Improvement in school absence after factor replacement in students with haemophilia in Upper Assam, India

Anupam Dutta, Dipjyoti Boruah, Taniya Sarkar Dutta, Angshuman Boruah, Bhabani Shankar Dhal
2020 The Journal of Haemophilia Practice  
AbstractBackgroundPatients with haemophilia who are not adequately treated experience a lifetime burden of joint complications and loss of functional ability due to repeated bleeding episodes caused by low levels of clotting factor VIII or IX in the blood. These complications can significantly impact day-to-day life, including active participation in school and academic study in children with haemophilia (CwH). Treatment with factor replacement therapy can help to prevent this, but access to
more » ... s, but access to factor has been challenging in low-resource settings such as Northeast India. This study shows the impact of factor replacement therapy on bleeding episodes, joint complications and school absence among CwH in this setting.MethodsA retrospective observational study was undertaken to examine the impact of receiving regular factor replacement therapy (prophylaxis or on demand) on school absences among CwH registered with the haemophilia treatment centre at Assam Medical College and Hospital. Annual bleed rate (ABR), Haemophilia Joint Health Score (HJHS) and Functional Independence Score in Haemophilia (FISH) were also assessed.ResultsThirty-eight CwH were eligible for the study; 26 (68.4%) were on prophylaxis therapy and 12 (31.5%) received on-demand therapy. In the year before starting regular treatment, the mean ABR was 37.8 (+20.0), HJHS was 31.1 (+18.1) and mean FISH score was 21.1 (+4.2). At the end of the study period the mean (+SD) ABR in prophylactic therapy was significantly lower at 5.8 (+4.6) (p<0.001) and the HJHS was significantly lower at 4.7 (+4.6). FISH score significantly improved to 27.9 (+3.3) (p<0.001). Prophylaxis showed better (but not significant) results in comparison to on-demand therapy.ConclusionsTreatment with factor replacement significantly reduces school absence in CwH and correlates strongly with joint health and functional improvement, with the effect slightly better with prophylaxis than on-demand therapy. Low dose prophylaxis is a good treatment option in low-resource settings, but improvements are also needed in rates of diagnosis.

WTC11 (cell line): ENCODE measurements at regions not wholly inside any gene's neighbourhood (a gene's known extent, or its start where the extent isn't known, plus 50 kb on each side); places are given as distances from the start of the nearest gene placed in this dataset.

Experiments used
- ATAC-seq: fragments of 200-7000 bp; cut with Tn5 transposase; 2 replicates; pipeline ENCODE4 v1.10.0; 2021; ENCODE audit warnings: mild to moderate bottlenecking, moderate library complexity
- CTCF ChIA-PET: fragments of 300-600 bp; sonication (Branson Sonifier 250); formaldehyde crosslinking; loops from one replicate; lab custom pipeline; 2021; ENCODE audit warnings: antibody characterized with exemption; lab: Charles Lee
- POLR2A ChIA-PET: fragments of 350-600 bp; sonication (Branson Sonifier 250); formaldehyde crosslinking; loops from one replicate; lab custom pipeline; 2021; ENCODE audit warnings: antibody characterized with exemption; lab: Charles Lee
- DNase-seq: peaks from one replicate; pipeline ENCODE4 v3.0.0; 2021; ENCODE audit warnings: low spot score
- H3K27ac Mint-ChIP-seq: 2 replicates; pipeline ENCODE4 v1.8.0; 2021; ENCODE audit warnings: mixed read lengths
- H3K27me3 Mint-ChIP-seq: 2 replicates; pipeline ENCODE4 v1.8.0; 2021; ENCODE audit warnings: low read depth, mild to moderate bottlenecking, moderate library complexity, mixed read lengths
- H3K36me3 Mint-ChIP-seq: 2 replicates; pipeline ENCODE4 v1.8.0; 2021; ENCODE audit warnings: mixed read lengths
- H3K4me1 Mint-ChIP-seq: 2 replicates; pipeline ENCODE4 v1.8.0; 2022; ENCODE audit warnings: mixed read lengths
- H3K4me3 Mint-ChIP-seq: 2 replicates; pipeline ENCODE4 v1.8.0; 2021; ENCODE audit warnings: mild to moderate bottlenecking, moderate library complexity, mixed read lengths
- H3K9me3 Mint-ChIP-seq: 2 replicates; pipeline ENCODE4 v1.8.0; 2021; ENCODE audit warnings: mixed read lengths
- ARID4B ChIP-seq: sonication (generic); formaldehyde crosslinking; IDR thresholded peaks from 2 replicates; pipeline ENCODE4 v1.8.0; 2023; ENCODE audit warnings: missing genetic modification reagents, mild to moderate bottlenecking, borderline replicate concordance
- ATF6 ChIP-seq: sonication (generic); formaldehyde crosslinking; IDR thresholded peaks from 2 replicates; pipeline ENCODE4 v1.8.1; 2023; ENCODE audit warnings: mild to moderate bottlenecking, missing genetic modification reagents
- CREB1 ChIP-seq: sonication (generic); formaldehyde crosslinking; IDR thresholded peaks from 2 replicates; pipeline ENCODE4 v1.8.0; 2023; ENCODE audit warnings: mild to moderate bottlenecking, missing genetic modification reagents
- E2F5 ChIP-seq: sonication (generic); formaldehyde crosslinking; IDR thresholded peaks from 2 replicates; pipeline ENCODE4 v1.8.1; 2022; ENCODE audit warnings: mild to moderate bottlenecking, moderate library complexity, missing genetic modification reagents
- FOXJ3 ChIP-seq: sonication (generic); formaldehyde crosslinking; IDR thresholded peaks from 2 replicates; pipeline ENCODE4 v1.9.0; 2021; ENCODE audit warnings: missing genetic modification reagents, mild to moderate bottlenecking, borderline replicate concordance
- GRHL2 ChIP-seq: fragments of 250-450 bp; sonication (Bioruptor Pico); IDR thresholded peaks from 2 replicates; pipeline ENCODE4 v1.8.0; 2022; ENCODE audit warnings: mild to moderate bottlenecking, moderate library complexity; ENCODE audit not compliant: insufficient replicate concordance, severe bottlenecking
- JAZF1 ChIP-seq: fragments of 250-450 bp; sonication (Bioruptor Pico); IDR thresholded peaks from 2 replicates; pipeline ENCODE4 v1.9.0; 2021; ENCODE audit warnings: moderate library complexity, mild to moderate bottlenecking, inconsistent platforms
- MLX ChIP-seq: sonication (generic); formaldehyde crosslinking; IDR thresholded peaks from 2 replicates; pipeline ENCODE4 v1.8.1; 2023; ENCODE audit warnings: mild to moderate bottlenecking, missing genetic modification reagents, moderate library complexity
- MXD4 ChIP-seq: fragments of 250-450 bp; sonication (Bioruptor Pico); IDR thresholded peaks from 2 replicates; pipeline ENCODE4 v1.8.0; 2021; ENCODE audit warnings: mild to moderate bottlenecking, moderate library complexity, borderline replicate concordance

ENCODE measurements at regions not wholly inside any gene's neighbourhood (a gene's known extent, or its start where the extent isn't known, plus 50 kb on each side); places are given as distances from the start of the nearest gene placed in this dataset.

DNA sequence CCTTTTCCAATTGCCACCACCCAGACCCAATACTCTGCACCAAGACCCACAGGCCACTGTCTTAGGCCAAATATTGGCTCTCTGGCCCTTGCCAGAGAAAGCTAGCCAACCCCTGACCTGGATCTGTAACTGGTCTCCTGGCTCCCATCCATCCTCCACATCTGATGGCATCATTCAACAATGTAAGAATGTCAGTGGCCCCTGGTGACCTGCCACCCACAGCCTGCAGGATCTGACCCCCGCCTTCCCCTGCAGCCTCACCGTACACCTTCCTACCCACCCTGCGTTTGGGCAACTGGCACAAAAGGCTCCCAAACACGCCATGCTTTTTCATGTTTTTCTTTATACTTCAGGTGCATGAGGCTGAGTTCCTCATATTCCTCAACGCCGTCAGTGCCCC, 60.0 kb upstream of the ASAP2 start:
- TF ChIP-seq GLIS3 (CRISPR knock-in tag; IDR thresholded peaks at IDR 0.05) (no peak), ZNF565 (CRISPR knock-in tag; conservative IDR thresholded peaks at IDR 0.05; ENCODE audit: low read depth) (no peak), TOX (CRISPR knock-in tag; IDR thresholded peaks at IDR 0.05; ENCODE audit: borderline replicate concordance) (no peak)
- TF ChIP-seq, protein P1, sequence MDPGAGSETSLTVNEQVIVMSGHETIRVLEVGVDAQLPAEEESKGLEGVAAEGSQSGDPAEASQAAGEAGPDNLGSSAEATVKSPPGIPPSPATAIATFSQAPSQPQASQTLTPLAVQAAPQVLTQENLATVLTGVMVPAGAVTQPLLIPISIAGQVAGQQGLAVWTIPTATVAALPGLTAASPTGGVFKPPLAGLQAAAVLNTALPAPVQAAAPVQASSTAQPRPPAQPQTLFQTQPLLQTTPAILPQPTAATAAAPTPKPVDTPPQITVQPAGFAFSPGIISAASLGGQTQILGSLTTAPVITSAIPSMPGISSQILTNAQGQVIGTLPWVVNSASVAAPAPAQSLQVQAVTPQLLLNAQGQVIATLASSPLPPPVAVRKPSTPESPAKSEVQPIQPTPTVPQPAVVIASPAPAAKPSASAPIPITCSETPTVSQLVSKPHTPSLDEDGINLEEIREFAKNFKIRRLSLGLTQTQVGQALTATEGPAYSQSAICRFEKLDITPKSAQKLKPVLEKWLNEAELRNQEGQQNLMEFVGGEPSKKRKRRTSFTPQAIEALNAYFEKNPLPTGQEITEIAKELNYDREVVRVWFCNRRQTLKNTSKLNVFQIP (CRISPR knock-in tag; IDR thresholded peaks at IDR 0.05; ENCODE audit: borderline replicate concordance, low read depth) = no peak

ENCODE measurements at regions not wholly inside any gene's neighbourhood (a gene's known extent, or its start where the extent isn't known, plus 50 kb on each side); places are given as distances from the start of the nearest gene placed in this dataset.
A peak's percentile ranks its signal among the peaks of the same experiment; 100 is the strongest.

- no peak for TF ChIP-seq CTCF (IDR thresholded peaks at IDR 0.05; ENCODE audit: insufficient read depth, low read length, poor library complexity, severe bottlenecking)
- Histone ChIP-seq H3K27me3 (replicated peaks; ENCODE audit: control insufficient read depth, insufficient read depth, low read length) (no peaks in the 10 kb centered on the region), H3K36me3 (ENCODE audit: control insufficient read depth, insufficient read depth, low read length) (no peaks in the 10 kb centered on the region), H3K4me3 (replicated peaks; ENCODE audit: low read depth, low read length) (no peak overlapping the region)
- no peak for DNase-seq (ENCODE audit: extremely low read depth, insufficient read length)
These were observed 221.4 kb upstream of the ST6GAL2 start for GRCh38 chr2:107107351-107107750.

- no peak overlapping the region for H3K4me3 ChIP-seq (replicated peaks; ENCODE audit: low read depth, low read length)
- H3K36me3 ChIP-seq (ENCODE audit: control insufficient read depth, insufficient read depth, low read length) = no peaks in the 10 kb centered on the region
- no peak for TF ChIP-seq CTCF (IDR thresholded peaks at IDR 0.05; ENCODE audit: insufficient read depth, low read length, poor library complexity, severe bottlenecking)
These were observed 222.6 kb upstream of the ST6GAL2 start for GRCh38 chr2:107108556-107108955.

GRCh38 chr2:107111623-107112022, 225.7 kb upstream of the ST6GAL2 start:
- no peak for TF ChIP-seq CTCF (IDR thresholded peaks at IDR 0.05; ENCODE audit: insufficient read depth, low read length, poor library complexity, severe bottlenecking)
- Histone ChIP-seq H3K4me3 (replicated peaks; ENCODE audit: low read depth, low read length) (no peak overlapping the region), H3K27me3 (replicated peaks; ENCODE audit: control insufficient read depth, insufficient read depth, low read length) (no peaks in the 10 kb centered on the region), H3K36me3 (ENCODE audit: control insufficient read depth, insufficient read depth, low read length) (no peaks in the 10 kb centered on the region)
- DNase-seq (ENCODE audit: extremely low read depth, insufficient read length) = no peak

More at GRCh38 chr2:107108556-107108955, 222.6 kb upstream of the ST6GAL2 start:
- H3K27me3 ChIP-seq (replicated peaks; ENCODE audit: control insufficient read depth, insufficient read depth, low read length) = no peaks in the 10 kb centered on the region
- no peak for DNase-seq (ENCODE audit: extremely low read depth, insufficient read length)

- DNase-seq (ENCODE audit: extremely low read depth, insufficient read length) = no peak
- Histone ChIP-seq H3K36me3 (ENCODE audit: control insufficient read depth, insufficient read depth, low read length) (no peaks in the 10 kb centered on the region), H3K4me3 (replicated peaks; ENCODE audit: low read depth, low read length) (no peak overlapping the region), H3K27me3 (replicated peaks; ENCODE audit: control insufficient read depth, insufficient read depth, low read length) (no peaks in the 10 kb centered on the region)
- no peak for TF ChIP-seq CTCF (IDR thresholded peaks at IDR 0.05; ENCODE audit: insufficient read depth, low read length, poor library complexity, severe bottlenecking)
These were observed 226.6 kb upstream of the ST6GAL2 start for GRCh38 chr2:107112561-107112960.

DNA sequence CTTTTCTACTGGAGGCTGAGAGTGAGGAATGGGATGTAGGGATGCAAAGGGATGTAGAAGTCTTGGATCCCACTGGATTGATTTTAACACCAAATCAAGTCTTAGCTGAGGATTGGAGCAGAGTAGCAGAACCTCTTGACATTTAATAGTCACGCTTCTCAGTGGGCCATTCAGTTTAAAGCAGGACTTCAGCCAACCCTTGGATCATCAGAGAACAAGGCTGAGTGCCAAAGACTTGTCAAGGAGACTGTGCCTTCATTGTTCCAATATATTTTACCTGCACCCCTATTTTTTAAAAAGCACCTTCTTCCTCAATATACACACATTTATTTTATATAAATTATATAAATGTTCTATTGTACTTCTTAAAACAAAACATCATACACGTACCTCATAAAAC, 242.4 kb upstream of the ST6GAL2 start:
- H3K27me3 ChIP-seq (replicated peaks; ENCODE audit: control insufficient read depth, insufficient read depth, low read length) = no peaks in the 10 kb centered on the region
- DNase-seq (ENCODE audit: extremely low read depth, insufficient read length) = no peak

doi:10.17225/jhp00166 fatcat:cz5cbrxnwzfprinv2bd7hmtwrm